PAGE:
This Games has also been an inspiration for young people as well. Two of my own students were involved directly in the Games; one as a torch-bearer, the other in the Opening Ceremony. They are 17 and 19 respectively, and their excitement was palpable at the thought of being part of it all. Understandably so. And as I walked through London over the last few weeks, I heard more than once children and young people telling their parents and peers that these had been the best days of their lives. In these days, where we think that what young people need is the latest iPad, iPod, X-box, Nintendo etc, what they actually need is hope. Inspiration. A goal. Something to work towards. Achievement. Healthy competition.

It also struck me that our culture – reality TV, the Gordon Gekko mentality of dog-eat-dog – has had a lot to answer for in terms of giving competition a bad name. Of course, people getting on amicably with each other doesn’t make for good drama. But we’ve become inured over the last 10 years to people behaving badly, and getting rewarded for it. It was so lovely over the last fortnight to see human beings compete against each other, and when things didn’t go their way, being gracious in defeat. It didn’t make them a loser; it made them a competitor, a worthy combatant. It’s a semantic difference that translates well into our own everyday lives.

Prior to meeting my high-fiving American citizen of the world, I had visited the Olympic exhibition at the Royal Opera House. It was fascinating to follow the history of the Games from ancient Greece to the present day, and to see the artefacts of Olympians of days gone by. The one that struck me most however, was the story of Jesse Owens and Luz Long. In defiance of what was approved by Hitler, Long befriended Owens at the 1936 Games. Later on, when he was drafted into the German army and just before he was killed in action, he wrote to Owens: “Someday find my son … tell him about how things can be between men on this Earth.”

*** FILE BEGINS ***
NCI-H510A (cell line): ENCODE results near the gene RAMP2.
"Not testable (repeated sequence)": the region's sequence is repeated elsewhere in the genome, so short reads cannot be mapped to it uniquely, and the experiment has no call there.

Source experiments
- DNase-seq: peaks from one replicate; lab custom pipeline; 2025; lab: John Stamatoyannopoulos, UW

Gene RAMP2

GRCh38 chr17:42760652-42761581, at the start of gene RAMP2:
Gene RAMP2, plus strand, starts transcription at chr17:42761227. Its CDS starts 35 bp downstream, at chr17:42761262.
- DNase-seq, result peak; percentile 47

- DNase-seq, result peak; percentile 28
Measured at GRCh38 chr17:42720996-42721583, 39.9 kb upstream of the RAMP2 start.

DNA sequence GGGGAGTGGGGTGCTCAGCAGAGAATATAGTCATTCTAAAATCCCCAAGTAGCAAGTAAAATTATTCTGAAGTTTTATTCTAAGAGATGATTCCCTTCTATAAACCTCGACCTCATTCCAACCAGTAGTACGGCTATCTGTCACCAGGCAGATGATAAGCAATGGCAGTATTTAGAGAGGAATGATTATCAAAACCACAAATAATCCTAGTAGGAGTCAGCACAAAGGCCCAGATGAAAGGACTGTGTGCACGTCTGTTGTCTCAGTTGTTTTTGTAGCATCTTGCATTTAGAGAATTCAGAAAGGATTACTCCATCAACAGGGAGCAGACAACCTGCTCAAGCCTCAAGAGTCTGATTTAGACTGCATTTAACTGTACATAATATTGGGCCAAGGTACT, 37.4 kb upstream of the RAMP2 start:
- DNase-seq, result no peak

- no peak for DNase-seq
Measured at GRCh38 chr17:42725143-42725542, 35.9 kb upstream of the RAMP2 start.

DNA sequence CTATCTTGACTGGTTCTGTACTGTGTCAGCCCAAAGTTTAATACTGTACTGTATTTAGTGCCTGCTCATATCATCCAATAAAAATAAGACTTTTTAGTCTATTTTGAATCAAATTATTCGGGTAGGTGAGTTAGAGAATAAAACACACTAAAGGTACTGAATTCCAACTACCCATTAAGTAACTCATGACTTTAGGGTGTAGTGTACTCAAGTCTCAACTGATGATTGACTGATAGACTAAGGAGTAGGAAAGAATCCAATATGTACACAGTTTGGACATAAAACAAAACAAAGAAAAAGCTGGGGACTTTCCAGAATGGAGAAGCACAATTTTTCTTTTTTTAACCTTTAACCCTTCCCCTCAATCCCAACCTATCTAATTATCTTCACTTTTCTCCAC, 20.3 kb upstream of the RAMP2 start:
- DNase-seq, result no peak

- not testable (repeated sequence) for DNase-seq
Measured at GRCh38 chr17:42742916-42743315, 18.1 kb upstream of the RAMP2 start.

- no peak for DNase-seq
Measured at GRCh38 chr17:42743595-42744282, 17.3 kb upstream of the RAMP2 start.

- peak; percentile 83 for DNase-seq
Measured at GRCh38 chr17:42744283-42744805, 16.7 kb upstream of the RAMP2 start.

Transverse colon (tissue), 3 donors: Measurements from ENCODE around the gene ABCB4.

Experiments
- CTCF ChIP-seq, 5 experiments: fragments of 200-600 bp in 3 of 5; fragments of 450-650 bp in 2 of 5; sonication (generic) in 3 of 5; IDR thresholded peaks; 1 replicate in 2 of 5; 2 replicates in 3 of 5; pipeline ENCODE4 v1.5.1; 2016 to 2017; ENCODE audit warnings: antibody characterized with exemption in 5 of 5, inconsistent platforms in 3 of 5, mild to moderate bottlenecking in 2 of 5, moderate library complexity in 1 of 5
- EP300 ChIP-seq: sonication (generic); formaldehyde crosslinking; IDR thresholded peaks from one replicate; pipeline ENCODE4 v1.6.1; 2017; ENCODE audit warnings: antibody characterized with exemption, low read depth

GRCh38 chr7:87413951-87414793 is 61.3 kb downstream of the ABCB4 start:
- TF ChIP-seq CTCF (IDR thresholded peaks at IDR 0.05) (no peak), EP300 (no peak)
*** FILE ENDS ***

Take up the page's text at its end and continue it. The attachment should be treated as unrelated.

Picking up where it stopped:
It is this spirit of the commonality of human experience, what unites us rather than divides us that was the strongest suit of these Games. London is a city of villages; and there was a rather “welcome to our village” mentality in the interaction between those of us that live here, and those that were passing through. Again, it is something that Danny Boyle hit on in the opening ceremony, when he featured Sir Tim Berners-Lee, the little-known scientist who created the global village via his invention of the internet. Through the internet, someone protesting in Egypt is almost as accessible in a virtual sense as if they were in Ealing. It makes citizens of the world of us all, and was a clever touch amongst many in imbuing a sense, from the outset, that we were all part of something, from Delhi to Dulwich. As he promised, this was indeed for everyone. And if you happen to be reading this, this is for you.